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Improving the Environment: An Evaluation of DOE's Environmental Management Program National Laboratories constitute an extraordinary technical resource in both capability and size. It must be recognized, however, that they are unique in culture and expertise (especially with nuclear materials); this can be both an advantage and a disadvantage in bringing new technologies to bear in restoration activities. There must be strong external benchmarking and peer review of research and technology-development efforts in National Laboratories. The Laboratories must be open to procurement of “outside” capabilities even when the main body of the R&D fits inside. As with all participants in the technology-development effort, a Laboratory should structure efforts to be responsive to the technology customers. Experience has demonstrated time and again that the National Laboratories are most effective at producing technologies that have potential for commercialization when they are linked to industry at the earliest possible time. The idea is for industry to provide “technology pull ” that can guide R&D so that a product meets customer requirements and there are no surprises when it is turned over to industry for commercialization. Partnerships between industry, the Laboratories, and universities in which each party contributes what it does best may be desirable. 4 The National Laboratories, for example, have extraordinary expertise in simulation and modeling, advanced materials, chemistry, fluid dynamics, and other disciplines of potential interest to industry. Furthermore, the Laboratories have officially designated user facilities —usually one-of-a-kind instruments or Laboratories that are available for industrial collaboration with a minimum of paperwork and bureaucracy. Other models for technology development have not been very successful. Technologies that are developed without industry participation face a much more difficult road to commercialization for a variety of reasons, ranging from difficulty of manufacture to the “not invented here” syndrome where a company is not interested in developing a technology because it had nothing to do with its earliest development. 4   An example of this partnership model is developing at the Los Alamos National Laboratory. In early 1995, Motorola approached the Laboratory about developing technologies for cleanup of solvent-contaminated groundwater. Motorola visited the Laboratory on several occasions to inform Laboratory scientists and engineers of the customer requirements, including providing information on the extent of the problem and possible approaches that would be acceptable in the existing corporate and regulatory environment. The Laboratory plans to allocate some of its FY 1996 laboratory-directed research and development funds to start a small number of projects that will be conducted with expanded industry involvement, including that of Motorola and other interested companies. If promising solutions can be developed during the coming year, Motorola has agreed to lead a program-development effort for continued funding.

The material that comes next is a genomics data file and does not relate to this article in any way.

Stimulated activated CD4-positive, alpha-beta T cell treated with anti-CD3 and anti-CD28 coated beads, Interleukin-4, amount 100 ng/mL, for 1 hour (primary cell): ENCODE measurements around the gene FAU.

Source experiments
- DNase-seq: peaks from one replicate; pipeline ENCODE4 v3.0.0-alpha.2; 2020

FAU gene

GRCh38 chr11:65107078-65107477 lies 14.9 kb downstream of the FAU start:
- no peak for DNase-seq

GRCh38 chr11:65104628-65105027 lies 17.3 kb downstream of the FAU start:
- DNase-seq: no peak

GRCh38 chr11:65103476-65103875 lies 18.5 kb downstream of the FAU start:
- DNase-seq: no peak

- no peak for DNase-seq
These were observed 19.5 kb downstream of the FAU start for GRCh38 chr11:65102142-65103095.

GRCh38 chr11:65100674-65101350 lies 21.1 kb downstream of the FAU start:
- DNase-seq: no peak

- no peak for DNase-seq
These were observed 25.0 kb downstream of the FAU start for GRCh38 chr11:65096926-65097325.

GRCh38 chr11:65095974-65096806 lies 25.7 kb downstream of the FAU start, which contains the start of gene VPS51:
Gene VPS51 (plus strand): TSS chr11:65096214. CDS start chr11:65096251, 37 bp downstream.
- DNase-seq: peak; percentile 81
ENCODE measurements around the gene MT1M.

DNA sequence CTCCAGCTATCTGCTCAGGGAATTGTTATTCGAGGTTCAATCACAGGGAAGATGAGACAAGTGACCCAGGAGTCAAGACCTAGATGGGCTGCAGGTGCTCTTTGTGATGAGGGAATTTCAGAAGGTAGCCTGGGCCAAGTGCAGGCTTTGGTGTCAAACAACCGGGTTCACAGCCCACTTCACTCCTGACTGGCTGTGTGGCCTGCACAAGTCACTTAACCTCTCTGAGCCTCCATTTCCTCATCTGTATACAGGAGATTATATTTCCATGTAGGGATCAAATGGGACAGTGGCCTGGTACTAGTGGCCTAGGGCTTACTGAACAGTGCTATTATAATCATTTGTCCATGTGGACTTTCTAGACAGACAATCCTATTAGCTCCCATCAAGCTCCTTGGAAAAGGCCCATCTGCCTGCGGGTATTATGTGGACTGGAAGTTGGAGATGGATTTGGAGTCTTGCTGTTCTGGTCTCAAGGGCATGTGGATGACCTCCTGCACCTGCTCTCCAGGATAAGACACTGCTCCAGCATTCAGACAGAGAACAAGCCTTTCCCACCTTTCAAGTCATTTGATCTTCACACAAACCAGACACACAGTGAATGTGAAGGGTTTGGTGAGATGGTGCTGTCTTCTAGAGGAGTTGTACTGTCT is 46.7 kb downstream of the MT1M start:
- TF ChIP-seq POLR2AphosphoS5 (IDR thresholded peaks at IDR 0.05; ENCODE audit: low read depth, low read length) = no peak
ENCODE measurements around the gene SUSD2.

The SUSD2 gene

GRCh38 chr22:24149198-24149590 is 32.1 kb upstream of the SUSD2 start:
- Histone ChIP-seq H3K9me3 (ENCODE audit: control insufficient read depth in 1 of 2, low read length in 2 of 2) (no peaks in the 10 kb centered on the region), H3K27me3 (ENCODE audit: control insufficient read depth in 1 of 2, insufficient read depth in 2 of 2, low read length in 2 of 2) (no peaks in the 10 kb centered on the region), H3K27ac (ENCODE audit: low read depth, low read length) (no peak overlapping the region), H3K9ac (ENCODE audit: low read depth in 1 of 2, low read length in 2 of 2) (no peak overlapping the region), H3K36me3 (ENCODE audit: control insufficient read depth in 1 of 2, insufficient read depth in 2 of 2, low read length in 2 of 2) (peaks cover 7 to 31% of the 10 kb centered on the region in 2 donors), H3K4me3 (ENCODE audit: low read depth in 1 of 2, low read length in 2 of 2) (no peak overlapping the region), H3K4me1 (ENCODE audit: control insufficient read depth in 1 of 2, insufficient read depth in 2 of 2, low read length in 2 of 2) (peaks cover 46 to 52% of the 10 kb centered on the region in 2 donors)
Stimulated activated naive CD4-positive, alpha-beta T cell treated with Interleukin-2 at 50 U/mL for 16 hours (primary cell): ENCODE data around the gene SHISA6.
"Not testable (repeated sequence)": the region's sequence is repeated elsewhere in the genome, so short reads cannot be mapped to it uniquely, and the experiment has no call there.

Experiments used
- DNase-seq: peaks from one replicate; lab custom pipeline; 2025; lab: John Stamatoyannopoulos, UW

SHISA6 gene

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Improving the Environment: An Evaluation of DOE's Environmental Management Program Technology Utilization The magnitude and diversity of Department waste-management problems dictate that there be a hierarchy of approaches to deciding where and when technologies are used or developed. The hierarchy should apply even within a technology-selection process like that described above. These approaches can be categorized according to the nature of the remediation activity as Technologies related to interim waste-management measures, such as those needed to maintain burial grounds, existing facilities, waste repositories, and plant-waste treatment systems until a final remediation option is agreed on and effected. Technologies related to final remediation of wastes, such as those needed for processing waste-tank contents, producing final waste forms, and decontaminating and decommissioning equipment and facilities. It is important to note here that the EM Program must define final waste forms in collaboration with the Office of Civilian Radioactive Waste Disposal if it is to guide the development of these technologies properly. Technologies needed in connection with custodial activities, including a wide spectrum of instrumentation for monitoring and isolating sites that must still be retained by the Department. Which technology approach to pursue will be determined by which goals (such as land use and cleanup levels) are selected and what level of priority a particular site or remediation activity receives on the basis of the magnitude of associated risks and cost-benefit rating. There are several ways to obtain technologies. The best approach will